IIT-Madras researchers are creating mechanically rechargeable zinc-air batteries as an alternative to lithium-ion batteries, which are utilized in electric vehicles because of the abundance of zinc in India.
The invention of mechanically rechargeable zinc-air batteries as an alternative to lithium-ion (Li-ion) batteries by researchers at the Indian Institute of Technology, Madras, is an important development for India’s stationary battery storage ecosystem and electric mobility industry.
In order to build these zinc-air batteries, these researchers are working with significant industries in collaboration with Dr. Aravind Kumar Chandiran, assistant professor in the Department of Chemical Engineering, IIT-Madras. The researchers at IIT-Madras assert that their zinc air equivalents to current Li-ion batteries have a long shelf life, are less expensive, are safer, and may be utilized in two- and three-wheeler electric cars (EVs).
We have created safe, inexpensive metal-air battery systems in our lab at IIT-Madras, and the metal is based on zinc. Even at the scale at which we have built them, these metal-air batteries are roughly three times less expensive. Additionally, the technology was created internally. The nation is special in that it possesses large concentrations of zinc. India will possess the most secure and advanced technologies for its upcoming energy storage systems. According to Dr. Chandiran, these batteries may be employed in electric vehicles (EVs) for low-powered applications like two- and three-wheelers as well as stationary energy storage devices.
When it comes to stationary energy storage, solar energy is available during the day. This energy peaks about noon and gradually declines as the day wears on. Batteries are used to store the extra energy that becomes accessible in the midday. We currently have choices based on lithium-ion or lead-acid battery technologies. However, none of these technologies are owned by India, thus we will have to switch to our own internal technologies using local resources. India has an abundance of zinc, and we are also one of its major producers, he continues.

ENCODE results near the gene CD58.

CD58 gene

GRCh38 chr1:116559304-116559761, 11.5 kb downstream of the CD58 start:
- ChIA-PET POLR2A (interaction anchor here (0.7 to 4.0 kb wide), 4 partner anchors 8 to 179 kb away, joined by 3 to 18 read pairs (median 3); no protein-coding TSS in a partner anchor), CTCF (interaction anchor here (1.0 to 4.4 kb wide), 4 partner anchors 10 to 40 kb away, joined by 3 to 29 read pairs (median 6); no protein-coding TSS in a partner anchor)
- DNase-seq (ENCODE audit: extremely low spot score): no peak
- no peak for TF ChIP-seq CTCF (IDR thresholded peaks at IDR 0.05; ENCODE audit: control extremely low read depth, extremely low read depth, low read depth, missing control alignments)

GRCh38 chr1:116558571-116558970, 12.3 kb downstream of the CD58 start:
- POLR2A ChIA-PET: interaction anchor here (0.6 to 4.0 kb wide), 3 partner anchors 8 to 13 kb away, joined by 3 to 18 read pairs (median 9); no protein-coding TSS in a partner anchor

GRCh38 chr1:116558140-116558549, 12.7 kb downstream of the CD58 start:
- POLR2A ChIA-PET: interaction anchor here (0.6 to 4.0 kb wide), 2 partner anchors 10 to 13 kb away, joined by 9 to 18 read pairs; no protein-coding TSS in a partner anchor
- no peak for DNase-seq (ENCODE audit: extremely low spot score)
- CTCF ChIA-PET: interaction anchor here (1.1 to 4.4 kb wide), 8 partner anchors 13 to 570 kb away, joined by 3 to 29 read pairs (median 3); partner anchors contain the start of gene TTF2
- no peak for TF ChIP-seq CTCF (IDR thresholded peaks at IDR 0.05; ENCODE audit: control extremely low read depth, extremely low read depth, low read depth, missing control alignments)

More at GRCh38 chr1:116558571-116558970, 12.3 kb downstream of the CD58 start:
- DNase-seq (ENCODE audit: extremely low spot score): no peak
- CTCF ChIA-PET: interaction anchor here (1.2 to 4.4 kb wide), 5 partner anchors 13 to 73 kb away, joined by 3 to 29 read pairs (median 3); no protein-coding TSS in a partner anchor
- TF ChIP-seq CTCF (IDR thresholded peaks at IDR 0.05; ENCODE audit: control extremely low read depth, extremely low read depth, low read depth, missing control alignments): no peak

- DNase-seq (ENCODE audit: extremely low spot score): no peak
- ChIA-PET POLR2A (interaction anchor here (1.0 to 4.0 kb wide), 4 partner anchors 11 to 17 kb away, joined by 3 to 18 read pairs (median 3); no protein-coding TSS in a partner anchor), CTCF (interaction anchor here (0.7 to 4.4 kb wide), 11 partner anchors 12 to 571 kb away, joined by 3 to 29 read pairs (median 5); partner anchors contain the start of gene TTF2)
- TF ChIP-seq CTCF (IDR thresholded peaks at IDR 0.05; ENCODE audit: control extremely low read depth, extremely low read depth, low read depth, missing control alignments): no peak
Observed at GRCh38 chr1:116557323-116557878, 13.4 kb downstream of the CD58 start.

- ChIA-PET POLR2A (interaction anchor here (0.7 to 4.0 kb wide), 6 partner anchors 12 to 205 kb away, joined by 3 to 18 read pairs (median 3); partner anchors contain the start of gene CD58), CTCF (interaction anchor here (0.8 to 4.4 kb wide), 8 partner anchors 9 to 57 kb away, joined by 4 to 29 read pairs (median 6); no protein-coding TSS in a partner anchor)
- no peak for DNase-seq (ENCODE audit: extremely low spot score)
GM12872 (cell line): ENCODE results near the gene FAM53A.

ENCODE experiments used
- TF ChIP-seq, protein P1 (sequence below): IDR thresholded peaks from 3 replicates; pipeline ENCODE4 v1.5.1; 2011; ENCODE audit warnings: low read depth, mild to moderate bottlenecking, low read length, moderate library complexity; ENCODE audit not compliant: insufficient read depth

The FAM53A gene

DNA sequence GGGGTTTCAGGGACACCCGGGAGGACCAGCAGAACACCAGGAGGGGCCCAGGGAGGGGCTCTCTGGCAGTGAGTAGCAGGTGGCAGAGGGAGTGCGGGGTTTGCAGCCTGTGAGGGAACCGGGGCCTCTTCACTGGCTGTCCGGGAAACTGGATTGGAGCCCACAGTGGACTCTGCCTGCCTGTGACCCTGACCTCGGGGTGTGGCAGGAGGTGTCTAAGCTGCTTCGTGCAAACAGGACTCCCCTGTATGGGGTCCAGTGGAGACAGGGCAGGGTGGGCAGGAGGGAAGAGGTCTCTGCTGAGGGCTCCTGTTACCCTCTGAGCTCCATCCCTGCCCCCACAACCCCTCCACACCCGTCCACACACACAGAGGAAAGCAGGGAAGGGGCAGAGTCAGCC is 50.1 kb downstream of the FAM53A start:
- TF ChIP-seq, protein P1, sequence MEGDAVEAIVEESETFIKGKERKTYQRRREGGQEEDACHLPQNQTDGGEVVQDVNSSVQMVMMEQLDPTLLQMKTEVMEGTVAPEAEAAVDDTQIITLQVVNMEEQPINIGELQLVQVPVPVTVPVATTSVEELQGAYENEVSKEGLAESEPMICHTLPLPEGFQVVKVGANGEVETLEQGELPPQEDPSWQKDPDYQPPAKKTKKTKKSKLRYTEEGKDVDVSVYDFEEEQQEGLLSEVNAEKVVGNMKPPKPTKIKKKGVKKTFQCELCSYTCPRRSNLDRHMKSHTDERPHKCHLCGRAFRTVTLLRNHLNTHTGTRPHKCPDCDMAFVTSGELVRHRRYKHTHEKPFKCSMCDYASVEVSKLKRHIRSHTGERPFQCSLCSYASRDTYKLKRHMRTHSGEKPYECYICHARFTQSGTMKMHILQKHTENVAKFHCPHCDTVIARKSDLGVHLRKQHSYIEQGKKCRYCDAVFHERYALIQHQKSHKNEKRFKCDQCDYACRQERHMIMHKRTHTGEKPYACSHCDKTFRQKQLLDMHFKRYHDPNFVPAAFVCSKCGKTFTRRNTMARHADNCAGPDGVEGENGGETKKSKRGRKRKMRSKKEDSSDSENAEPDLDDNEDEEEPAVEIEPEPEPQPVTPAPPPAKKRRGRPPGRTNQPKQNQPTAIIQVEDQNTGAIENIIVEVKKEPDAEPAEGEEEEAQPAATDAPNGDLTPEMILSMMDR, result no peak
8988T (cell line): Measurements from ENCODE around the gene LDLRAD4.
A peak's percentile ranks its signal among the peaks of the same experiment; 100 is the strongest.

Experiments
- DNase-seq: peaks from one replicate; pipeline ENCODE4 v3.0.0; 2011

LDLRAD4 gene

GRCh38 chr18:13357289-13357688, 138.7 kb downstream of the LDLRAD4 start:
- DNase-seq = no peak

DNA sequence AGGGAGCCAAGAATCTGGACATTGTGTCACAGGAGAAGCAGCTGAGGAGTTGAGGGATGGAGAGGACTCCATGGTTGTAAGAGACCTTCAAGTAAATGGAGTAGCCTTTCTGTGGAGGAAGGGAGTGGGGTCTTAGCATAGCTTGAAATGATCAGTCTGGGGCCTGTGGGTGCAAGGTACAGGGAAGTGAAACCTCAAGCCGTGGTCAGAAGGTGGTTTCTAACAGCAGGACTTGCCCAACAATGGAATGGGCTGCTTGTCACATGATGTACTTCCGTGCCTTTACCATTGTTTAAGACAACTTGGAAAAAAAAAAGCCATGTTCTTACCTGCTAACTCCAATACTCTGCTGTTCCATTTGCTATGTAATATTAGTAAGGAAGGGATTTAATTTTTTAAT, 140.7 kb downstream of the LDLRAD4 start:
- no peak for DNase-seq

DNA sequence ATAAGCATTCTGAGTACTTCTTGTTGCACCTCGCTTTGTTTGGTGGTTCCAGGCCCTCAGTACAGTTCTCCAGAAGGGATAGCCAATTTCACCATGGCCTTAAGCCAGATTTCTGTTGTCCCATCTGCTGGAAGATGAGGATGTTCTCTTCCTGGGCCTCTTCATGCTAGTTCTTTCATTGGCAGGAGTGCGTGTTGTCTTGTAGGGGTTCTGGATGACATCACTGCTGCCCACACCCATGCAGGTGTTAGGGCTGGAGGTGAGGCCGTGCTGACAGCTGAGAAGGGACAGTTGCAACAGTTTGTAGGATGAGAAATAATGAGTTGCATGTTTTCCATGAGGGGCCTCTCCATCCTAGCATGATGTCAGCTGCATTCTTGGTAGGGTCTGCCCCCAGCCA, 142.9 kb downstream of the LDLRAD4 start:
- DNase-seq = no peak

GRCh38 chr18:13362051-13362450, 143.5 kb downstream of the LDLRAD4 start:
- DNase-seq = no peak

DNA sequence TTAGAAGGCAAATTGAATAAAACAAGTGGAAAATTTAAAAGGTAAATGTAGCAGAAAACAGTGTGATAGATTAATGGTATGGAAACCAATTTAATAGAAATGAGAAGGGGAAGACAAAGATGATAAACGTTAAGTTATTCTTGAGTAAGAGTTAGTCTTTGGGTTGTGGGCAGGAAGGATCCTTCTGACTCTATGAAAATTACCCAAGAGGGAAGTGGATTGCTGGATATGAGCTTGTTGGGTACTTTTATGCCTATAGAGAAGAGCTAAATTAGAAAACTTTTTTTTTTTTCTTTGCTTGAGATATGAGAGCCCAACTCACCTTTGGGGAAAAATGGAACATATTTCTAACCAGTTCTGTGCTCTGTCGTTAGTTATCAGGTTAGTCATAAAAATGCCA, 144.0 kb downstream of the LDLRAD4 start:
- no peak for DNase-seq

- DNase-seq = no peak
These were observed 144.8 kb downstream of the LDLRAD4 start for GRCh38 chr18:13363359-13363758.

Zinc-Air Battery Powering
The researchers are proposing unique “Zinc Recharge Stations,” which are comparable to gas stations for cars with IC engines. At these “Zinc recharge stations,” which utilize “Battery-Swapping” technology, EV customers can swap out their used battery’s “zinc cassettes” for fully charged ones.
Dr. Chandiran elaborates on this point by saying, “This is a key advantage of the zinc-air batteries as at the moment the only alternative available with the lithium-ion batteries is that the entire used battery pack has to be removed and be swapped out for a complete lithium-ion battery pack. For lithium-ion batteries, this results in a capital investment that is doubled”.
In other words, unlike Li-ion batteries, zinc-air batteries only require the anode to be changed, not the entire battery.
Zinc-Air Battery Benefits
About three years ago, a team at IIT Madras began studying and creating these zinc air batteries. “The driving force was quite clear. According to Dr. Chandiran, the goal was to create internal technologies that provide secure batteries and inexpensive energy storage.
Zinc is extensively accessible in India, as was already mentioned. Naturally, this would diminish reliance on imports from nations like China or South Korea for Li-ion battery cells.
Zinc is also less expensive than Li-ion batteries, as was already said. Researchers point out that zinc-air batteries cost about USD 150 per KWh, compared to USD 200 to 250 for Li-ion batteries.
Better range may be provided with zinc-air batteries. Although we are still testing them, we anticipate that they will last for a few thousand cycles. They can be made without a dry environment, unlike Li-ion batteries. There is minimal CAPEX investment because ambient conditions can also be used to manufacture zinc-air batteries. They have yet to undergo road testing, says Dr. Chandiran.
“We are collaborating with OEMs and anticipate putting them into service following a few trials. Ideally, it will take two years before we see a positive result on the road since we want to put them through thorough testing before we use them in cars“, he says.
Other solutions to zinc-air batteries are being thought about for the Indian EV market. For instance, sodium-ion batteries are, in the opinion of experts, “approximately 30–40% less expensive than lithium-ion cells.” In addition to lower costs, sodium-ion has other benefits such availability in India, battery capacity, and environmental impact.
Researchers at IIT-Madras have provided India with another means of achieving self-sufficiency in order to meet its needs for stationary battery storage and electric mobility.
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